Sovereign people should be able to create their own money through government.

Clampett then when on to say that his clients do not pay tax because the Australian Tax Office have no legal basis on which to claim tax.

He then went into the break down of law in Australia based around an argument that when Queen Victoria died on 22nd January 1901 the letter patent that she signed died with her - but nothing was signed to replace this while Australia was still a dominion of the crown.

When Australia signed the League of Nations in 1919 - becoming a sovereign nation in its own right it broke its relationship as a dominion - becoming a sovereign state.

Since this time Australian laws have been invalid.

Clampett then went on to say that the Republican debate was all about getting the people to validate a constitution as our current one was invalid...

This is just a summary - but I will be putting up a page which has the background information to this in the next few days.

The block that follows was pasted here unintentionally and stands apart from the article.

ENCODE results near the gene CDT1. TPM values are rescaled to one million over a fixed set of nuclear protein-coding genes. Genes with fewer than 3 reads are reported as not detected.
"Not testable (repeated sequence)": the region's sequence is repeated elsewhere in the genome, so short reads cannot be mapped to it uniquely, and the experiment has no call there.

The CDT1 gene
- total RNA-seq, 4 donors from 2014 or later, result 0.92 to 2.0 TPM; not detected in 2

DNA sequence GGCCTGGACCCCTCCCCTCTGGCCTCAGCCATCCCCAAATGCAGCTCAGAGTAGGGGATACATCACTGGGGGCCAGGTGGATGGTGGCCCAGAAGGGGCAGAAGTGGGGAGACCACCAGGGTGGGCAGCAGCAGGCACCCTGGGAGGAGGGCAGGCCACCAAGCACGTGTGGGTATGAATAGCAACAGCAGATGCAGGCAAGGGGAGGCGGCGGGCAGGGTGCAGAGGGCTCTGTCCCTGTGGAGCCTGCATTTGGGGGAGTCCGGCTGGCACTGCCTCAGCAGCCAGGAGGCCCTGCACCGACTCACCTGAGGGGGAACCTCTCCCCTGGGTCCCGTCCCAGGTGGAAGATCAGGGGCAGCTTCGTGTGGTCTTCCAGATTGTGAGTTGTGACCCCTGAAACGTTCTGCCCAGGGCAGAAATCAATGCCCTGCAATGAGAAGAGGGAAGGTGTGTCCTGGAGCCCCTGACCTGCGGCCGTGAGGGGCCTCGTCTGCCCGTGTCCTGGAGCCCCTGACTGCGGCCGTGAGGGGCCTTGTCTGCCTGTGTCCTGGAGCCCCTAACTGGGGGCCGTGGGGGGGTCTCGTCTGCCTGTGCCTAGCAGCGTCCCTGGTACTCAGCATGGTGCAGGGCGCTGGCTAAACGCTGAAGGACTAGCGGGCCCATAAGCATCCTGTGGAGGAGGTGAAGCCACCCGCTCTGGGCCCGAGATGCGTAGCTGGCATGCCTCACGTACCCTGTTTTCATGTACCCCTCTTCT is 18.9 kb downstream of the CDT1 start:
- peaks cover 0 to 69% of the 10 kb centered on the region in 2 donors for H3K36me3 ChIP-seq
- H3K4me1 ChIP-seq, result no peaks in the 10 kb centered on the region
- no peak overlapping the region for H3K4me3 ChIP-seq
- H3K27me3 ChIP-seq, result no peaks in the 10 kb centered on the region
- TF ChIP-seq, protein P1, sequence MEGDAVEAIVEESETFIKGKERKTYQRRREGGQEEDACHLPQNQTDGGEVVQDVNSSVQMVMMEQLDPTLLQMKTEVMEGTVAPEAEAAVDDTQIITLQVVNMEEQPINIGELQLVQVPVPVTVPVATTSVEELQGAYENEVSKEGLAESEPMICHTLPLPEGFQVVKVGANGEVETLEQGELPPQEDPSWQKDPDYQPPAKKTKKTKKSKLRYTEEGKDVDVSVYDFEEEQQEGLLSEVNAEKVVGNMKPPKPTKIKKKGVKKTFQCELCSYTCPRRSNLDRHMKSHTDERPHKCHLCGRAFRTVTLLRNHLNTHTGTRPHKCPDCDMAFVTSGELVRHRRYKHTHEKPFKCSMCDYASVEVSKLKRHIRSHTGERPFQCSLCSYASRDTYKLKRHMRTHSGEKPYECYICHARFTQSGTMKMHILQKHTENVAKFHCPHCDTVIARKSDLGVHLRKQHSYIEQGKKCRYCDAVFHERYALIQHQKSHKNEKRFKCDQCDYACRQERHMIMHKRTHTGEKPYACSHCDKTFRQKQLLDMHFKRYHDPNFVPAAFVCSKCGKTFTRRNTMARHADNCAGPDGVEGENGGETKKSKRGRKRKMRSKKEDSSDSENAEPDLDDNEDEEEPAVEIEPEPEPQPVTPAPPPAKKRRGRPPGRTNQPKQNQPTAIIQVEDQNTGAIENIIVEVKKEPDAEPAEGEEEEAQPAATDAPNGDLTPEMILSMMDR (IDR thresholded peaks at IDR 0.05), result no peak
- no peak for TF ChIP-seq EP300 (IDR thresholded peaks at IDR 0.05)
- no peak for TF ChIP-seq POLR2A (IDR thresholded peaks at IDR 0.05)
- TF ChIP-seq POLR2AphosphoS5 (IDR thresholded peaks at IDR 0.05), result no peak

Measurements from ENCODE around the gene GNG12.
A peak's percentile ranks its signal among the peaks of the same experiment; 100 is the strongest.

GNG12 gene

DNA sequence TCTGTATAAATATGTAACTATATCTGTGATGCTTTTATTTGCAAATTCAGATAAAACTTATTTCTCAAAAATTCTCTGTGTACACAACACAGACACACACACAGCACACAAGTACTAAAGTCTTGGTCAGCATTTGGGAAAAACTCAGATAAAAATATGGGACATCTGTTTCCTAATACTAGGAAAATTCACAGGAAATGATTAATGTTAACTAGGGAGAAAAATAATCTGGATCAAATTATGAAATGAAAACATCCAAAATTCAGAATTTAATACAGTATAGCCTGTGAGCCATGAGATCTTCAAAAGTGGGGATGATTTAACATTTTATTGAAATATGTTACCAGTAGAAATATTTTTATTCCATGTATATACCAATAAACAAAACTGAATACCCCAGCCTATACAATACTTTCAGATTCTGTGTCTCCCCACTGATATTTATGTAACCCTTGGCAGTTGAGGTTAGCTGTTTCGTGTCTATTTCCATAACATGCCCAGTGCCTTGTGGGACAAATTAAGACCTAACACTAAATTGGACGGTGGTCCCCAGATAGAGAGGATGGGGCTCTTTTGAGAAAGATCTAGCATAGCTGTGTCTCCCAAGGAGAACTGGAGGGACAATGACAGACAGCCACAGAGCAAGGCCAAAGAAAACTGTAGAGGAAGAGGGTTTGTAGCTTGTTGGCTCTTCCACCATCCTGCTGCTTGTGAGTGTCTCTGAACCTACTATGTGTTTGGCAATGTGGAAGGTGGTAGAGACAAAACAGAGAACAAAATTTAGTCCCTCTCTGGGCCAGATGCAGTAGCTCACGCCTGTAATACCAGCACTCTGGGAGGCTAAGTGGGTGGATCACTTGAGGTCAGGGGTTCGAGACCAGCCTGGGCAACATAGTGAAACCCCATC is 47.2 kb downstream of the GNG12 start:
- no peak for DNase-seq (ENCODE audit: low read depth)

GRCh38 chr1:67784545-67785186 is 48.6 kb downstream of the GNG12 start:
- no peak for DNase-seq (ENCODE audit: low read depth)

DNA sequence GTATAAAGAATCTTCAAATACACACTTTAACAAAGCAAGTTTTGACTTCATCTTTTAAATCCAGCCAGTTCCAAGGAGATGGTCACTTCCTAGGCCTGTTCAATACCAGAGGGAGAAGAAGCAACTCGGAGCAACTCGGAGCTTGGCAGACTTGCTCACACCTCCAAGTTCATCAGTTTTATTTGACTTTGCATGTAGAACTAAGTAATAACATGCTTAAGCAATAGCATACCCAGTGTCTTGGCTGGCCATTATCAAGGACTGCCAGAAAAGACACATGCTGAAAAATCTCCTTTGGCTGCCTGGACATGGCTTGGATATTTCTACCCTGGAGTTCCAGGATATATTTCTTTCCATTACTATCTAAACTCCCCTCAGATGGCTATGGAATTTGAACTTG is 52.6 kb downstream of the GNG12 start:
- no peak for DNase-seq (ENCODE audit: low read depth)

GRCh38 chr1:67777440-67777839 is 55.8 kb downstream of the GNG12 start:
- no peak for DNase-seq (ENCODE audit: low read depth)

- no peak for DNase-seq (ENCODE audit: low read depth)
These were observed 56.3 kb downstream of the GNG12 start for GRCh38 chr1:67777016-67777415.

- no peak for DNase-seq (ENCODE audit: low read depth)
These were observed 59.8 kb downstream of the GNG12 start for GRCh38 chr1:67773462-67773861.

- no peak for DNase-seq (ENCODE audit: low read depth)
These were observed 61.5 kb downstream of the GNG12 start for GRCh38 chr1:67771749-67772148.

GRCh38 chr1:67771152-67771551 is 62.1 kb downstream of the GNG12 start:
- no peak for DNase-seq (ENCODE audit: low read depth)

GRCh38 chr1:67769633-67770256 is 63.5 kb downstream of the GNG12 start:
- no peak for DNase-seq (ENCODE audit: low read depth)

After Clampett had finished Jeremy Lee (right), author of "Australia 2000, What will we tell our children?" said, "If we are going to take the line that all law is invalid since the signing of the League of Nations then we are in real trouble."

During the morning tea break I took a photograph of Tony and Pat Pitt with Ray Platt (left).

After Dr Nigel Greenwood got up and gave the argument for the monarchy saying that the core of the debate was "Heritage vs Independence".

He compared the power under a monarchy as a triangle with the Queen, the Governor General and the Prime Minister with ultimate power - to fire each other... the 1975 example of the Governor General and Gough Whitlam was used.